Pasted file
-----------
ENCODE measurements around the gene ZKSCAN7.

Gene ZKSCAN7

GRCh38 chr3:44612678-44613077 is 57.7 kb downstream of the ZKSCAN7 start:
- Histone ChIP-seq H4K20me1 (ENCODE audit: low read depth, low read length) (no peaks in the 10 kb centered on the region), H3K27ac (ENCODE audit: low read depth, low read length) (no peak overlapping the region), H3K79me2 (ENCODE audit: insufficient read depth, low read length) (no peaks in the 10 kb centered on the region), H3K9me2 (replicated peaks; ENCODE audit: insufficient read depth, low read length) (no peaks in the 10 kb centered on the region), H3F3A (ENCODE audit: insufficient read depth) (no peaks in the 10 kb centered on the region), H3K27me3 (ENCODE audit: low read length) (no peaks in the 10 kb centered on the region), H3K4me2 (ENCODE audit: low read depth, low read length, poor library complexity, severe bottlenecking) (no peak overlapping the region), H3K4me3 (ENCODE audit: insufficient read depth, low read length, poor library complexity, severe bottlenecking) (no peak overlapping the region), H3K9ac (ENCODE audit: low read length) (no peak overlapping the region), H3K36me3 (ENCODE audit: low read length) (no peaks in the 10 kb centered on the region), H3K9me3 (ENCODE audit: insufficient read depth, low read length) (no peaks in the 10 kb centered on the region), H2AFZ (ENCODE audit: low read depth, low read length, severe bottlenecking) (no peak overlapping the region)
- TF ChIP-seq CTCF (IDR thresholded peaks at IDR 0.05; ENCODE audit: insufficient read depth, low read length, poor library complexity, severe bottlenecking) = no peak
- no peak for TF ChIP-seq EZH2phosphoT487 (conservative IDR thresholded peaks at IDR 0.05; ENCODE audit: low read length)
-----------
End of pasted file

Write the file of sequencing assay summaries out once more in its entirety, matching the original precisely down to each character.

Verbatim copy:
ENCODE measurements around the gene ZKSCAN7.

Gene ZKSCAN7

GRCh38 chr3:44612678-44613077 is 57.7 kb downstream of the ZKSCAN7 start:
- Histone ChIP-seq H4K20me1 (ENCODE audit: low read depth, low read length) (no peaks in the 10 kb centered on the region), H3K27ac (ENCODE audit: low read depth, low read length) (no peak overlapping the region), H3K79me2 (ENCODE audit: insufficient read depth, low read length) (no peaks in the 10 kb centered on the region), H3K9me2 (replicated peaks; ENCODE audit: insufficient read depth, low read length) (no peaks in the 10 kb centered on the region), H3F3A (ENCODE audit: insufficient read depth) (no peaks in the 10 kb centered on the region), H3K27me3 (ENCODE audit: low read length) (no peaks in the 10 kb centered on the region), H3K4me2 (ENCODE audit: low read depth, low read length, poor library complexity, severe bottlenecking) (no peak overlapping the region), H3K4me3 (ENCODE audit: insufficient read depth, low read length, poor library complexity, severe bottlenecking) (no peak overlapping the region), H3K9ac (ENCODE audit: low read length) (no peak overlapping the region), H3K36me3 (ENCODE audit: low read length) (no peaks in the 10 kb centered on the region), H3K9me3 (ENCODE audit: insufficient read depth, low read length) (no peaks in the 10 kb centered on the region), H2AFZ (ENCODE audit: low read depth, low read length, severe bottlenecking) (no peak overlapping the region)
- TF ChIP-seq CTCF (IDR thresholded peaks at IDR 0.05; ENCODE audit: insufficient read depth, low read length, poor library complexity, severe bottlenecking) = no peak
- no peak for TF ChIP-seq EZH2phosphoT487 (conservative IDR thresholded peaks at IDR 0.05; ENCODE audit: low read length)